I was a child of the ‘80s! A time where we dreamed of a house full of antiques. We liked it big – swag and tail curtains anyone? – and we liked it old school, turning our backs on the popular g-plan trend of the ‘70s. We loved antiques so much that we even made popular TV about a crafty antiques dealer called LOVEJOY. Antiques were king!
I grew up in a house full of old stuff as my mother liked to deal antiques. Often my house was full to the brim with furniture and when money got tight I would come home to find most of my living room had been sold to the other antique dealers in the area. My mother said, “Always buy antique because it has a resale value to it, unlike new furniture.” She was right; it was an investment not just a chair. Until the bottom dropped out of the antique market. When it came time to sell all my mother’s furniture after she passed away I practically couldn’t give it away. Times change people, times change.
We are now at the start of an interesting time in our history where the rallying cry for sustainability and wellness in our homes is starting to be heard. But it can be hard to meet a personal need for ethical furniture and keep things looking amazing and at a good price. Sometimes we look at really complicated ways of solving this, but I think the lion’s share of the solution can be found in buying antique, retro or second-hand furniture and homewares.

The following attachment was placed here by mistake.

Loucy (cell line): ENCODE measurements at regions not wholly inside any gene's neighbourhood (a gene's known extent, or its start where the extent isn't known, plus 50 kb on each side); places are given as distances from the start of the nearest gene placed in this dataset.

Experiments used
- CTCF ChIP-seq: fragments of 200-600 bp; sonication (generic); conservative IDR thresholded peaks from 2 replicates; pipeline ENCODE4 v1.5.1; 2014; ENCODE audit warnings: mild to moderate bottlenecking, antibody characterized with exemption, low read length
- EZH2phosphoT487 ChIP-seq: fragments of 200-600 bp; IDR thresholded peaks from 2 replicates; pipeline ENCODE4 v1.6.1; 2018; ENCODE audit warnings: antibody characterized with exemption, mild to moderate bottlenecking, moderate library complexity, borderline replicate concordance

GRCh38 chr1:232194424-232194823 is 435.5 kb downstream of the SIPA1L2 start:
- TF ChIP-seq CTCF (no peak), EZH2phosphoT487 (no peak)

It is part of what is known as a “Circular Economy”. By reusing something, we don’t waste lots of energy in the production and shipping of a replacement and we prevent something old from going to land fill just because someone else has finished using it. It’s as though all its sins from the past have been washed away. The other thing about pre-used furniture is that if it has held up to life in someone else’s home, it will be able to hold up to life in yours.
This isn’t a radically new concept as we watched the g-plan resurgence grip us during the last recession. After all, back then you could buy someone’s nan’s old g-plan coffee table for £20. It looked amazing, was well built and cost less than something disposable from IKEA. No brainer really. Now retro furniture has become collectable and huge markets have sprung up to supply us, bringing us iconic retro brand names from all over Europe. Even modern furniture designers are echoing this in their designs from leg style to tone of woods used.